Mr. WHITENER. I personally have had occasion to have telephone calls and personal visits from good citizens of the Negro race in the area that was damaged, and they deplored the conduct of these hoodlums as much as you and I do. They are concerned about it because of what has happened, and I gather that they are also concerned with this small band of hoodlums undertaking to do the same thing again. If that is true, what is the answer in the future for your mother-in-law and her two widowed sisters and others who may go back and rebuild? Mr. WARDEN. It does take away from the particular bill, of course. Mr. WHITENER. It does not, because aren't we going to enact into law a financial cost to the District Government which will be renewed? We must think in terms of not just what has happened but what the cost may be in the future.
Mr. WARDEN. I would certainly hope not. I think that we have the wisdom in city planning now, in urban renewal, in architectural design-a number of related disciplines, that can deal with this problem.
Mr. WHITENER. You do not think that these folks threw Molotov cocktails because of the designs of buildings, do you?
Mr. WARDEN. Designs which would not permit destruction from
casual looting-that need not be the case. I have had conversations with contractors on this.
Mr. WHITENER. In other words, these new buildings will have to be fortresses?
Mr. WARDEN. They would have to be stronger buildings. I know that the bank buildings in the area certainly suffered a great deal less damage than the wooden structures, for example, that are 40-50 years old. I would hope that we would not rebuild with wooden structures like that.
Mr. WHITENER. What you are saying is, whatever rebuilding takes place is going to have to be done with the thought in mind that the building must be rebuilt to withstand the hoodlums' Molotov cocktails and the rioting?
Mr. WARDEN. I am afraid that the insurance companies will not tolerate an insurance policy unless that sort of protection is taken. Mr. WHITENER. That is the way that I understand it.
You stated that the Department of Licensees and Inspections sent these dear ladies a note that they had to get the rubble removed in one day.
Who issued that order?
Mr. WARDEN. The letter was signed by Mr. Dugas, I believe. That is my understanding.
Mr. WHITENER. What was the basis of his contention that the building would have to be removed-on account of safety or sanitation?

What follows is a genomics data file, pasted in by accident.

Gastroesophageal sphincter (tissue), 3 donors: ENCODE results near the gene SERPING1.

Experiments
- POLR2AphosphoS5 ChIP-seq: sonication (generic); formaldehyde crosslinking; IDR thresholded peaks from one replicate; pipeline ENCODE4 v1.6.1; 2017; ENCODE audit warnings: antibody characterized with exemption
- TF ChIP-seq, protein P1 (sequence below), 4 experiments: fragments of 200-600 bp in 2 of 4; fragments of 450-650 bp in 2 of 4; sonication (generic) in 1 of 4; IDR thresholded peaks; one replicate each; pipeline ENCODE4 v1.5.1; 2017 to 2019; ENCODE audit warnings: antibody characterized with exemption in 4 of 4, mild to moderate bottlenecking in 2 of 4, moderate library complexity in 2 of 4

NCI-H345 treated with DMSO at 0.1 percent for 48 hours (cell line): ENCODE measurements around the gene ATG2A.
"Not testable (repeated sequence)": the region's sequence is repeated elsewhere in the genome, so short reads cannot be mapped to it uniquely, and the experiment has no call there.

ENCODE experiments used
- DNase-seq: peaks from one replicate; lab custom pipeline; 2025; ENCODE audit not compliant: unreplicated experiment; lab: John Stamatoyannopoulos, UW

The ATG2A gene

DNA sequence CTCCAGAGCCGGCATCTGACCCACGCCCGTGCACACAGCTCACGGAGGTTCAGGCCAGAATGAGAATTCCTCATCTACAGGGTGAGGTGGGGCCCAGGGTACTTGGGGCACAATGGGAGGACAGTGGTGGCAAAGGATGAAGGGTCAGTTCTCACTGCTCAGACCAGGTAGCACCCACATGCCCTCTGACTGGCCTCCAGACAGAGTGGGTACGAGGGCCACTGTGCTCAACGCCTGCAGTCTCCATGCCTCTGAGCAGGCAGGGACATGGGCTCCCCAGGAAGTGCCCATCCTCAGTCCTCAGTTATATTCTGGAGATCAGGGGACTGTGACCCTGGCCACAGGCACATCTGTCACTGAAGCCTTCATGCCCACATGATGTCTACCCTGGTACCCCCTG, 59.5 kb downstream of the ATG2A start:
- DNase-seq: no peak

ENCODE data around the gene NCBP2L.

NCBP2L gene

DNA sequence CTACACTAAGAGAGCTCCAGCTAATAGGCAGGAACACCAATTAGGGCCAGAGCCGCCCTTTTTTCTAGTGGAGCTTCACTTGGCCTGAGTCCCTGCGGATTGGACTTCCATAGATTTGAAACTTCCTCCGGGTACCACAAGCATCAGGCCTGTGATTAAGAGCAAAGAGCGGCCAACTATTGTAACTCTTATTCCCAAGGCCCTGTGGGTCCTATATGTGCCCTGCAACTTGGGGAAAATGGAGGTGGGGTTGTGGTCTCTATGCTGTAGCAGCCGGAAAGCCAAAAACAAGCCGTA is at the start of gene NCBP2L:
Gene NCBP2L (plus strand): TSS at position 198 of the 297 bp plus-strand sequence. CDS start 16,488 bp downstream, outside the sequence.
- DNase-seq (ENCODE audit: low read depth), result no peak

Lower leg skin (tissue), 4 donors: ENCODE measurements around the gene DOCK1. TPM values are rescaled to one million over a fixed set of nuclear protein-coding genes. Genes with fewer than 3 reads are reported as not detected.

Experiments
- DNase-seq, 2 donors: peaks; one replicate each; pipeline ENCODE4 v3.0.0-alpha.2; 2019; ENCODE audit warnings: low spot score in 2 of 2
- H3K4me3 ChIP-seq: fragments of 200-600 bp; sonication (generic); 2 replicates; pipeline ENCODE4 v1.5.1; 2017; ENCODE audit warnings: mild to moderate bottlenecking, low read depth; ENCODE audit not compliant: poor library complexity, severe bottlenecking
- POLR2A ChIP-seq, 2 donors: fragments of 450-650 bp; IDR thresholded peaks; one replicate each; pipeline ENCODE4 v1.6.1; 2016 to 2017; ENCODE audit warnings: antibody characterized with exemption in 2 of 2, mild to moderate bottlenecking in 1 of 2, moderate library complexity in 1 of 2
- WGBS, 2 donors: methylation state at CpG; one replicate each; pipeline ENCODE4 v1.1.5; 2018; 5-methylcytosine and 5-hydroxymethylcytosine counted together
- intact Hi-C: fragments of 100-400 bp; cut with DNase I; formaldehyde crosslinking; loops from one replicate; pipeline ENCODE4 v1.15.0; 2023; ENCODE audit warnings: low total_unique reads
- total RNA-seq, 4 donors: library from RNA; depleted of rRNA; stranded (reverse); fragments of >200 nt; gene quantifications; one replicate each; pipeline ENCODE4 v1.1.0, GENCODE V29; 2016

Mr. WARDEN. Safety. It is my understanding that this is the only law under which that bureau has to operate. They are no happier in writing that letter than we were in receiving it.
Mr. WHITENER. You mean under the law they had no alternative? Mr. WARDEN. That is my understanding, to give the one-day notice. Mr. WHITENER. I have also heard testimony to the fact that there is a law or a regulation which requires certain types of floors in houses, certain bathroom facilities in houses that people occupy; yet, from what I have heard in the papers there have been a lot of so-called temporary dwellings built around here recently that do not seem to be equipped with that kind of thing. I wonder if they have issued any letters to those giving a one-day notice?
Mr. WARDEN. I do not know.
Mr. WINN. I believe Mr. Dugas was reported in the papers this morning as inspecting the so-called Resurrection City.
One more question, Mr. Warden.
From the people that you have talked to, do you think that there was any pre-planned organization about which buildings were going to be looted and set on fire and which ones were not going to be attacked?
Mr. WARDEN. I certainly have heard that kind of rumor and accusation, Mr. Winn. My personal feeling is that it is a totally irresponsible comment. I know of no organization and know of no pre-planning. My feeling is, again, a very personal one, that we do a disservice to the job that we are trying to do, to the problem that we are trying to cure
here by compounding what is a fear or an uneasiness of a rebellion against oppression with an organization such as you refer to.
Mr. WINN. Normally, I would agree with you, except when I toured the area two days in a row in the afternoon, it wa amazing that the words "Soul Brother" were written on so many of the buildings, and that the same identical material was used for blocks and blocks and blocks on 14th Street. If that was not organized, how did the person who did that know which building he was going to label and which one he was not going to label? It must have been organized. The writing looked the same to me. I asked the police if they thought it was the same writing. This was particularly true on one side of the street. The police stated that it was exactly the same printing. They seemingly had no difficulty being well organized; yet we could not get our police that well organized.